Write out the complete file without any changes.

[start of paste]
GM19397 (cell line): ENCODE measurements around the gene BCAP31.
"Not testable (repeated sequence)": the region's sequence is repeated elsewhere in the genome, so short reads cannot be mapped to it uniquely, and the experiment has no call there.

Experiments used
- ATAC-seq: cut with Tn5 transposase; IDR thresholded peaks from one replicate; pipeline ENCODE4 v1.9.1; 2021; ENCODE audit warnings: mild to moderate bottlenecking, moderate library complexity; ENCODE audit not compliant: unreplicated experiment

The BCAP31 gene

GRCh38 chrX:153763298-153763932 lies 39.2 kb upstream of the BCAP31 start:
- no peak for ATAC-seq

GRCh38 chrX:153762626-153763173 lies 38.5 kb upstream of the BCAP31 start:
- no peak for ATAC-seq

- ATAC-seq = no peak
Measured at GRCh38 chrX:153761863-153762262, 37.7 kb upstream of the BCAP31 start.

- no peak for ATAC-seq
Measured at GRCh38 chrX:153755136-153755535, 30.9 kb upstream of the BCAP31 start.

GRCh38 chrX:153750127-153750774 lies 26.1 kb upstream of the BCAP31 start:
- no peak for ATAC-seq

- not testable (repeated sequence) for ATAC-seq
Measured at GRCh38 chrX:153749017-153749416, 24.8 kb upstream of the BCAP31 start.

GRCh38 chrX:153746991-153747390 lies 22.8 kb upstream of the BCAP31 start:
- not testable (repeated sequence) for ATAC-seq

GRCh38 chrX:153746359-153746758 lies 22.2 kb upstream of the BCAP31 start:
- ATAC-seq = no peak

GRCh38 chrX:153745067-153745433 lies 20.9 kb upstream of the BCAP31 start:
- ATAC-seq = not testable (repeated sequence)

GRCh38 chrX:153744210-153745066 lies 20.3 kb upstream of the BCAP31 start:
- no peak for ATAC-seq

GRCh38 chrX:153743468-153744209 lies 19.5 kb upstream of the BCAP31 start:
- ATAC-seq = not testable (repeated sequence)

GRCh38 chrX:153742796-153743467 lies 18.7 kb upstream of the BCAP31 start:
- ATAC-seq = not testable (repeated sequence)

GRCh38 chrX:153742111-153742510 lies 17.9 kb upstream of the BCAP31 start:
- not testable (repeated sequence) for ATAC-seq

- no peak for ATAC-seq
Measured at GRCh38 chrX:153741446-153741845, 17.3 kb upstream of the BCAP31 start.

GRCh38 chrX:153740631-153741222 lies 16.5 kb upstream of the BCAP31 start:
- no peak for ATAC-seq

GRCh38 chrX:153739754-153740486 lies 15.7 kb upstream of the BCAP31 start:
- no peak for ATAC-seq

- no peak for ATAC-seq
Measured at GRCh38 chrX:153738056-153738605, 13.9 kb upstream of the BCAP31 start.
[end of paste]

GM19397 (cell line): ENCODE measurements around the gene BCAP31.
"Not testable (repeated sequence)": the region's sequence is repeated elsewhere in the genome, so short reads cannot be mapped to it uniquely, and the experiment has no call there.

Experiments used
- ATAC-seq: cut with Tn5 transposase; IDR thresholded peaks from one replicate; pipeline ENCODE4 v1.9.1; 2021; ENCODE audit warnings: mild to moderate bottlenecking, moderate library complexity; ENCODE audit not compliant: unreplicated experiment

The BCAP31 gene

GRCh38 chrX:153763298-153763932 lies 39.2 kb upstream of the BCAP31 start:
- no peak for ATAC-seq

GRCh38 chrX:153762626-153763173 lies 38.5 kb upstream of the BCAP31 start:
- no peak for ATAC-seq

- ATAC-seq = no peak
Measured at GRCh38 chrX:153761863-153762262, 37.7 kb upstream of the BCAP31 start.

- no peak for ATAC-seq
Measured at GRCh38 chrX:153755136-153755535, 30.9 kb upstream of the BCAP31 start.

GRCh38 chrX:153750127-153750774 lies 26.1 kb upstream of the BCAP31 start:
- no peak for ATAC-seq

- not testable (repeated sequence) for ATAC-seq
Measured at GRCh38 chrX:153749017-153749416, 24.8 kb upstream of the BCAP31 start.

GRCh38 chrX:153746991-153747390 lies 22.8 kb upstream of the BCAP31 start:
- not testable (repeated sequence) for ATAC-seq

GRCh38 chrX:153746359-153746758 lies 22.2 kb upstream of the BCAP31 start:
- ATAC-seq = no peak

GRCh38 chrX:153745067-153745433 lies 20.9 kb upstream of the BCAP31 start:
- ATAC-seq = not testable (repeated sequence)

GRCh38 chrX:153744210-153745066 lies 20.3 kb upstream of the BCAP31 start:
- no peak for ATAC-seq

GRCh38 chrX:153743468-153744209 lies 19.5 kb upstream of the BCAP31 start:
- ATAC-seq = not testable (repeated sequence)

GRCh38 chrX:153742796-153743467 lies 18.7 kb upstream of the BCAP31 start:
- ATAC-seq = not testable (repeated sequence)

GRCh38 chrX:153742111-153742510 lies 17.9 kb upstream of the BCAP31 start:
- not testable (repeated sequence) for ATAC-seq

- no peak for ATAC-seq
Measured at GRCh38 chrX:153741446-153741845, 17.3 kb upstream of the BCAP31 start.

GRCh38 chrX:153740631-153741222 lies 16.5 kb upstream of the BCAP31 start:
- no peak for ATAC-seq

GRCh38 chrX:153739754-153740486 lies 15.7 kb upstream of the BCAP31 start:
- no peak for ATAC-seq

- no peak for ATAC-seq
Measured at GRCh38 chrX:153738056-153738605, 13.9 kb upstream of the BCAP31 start.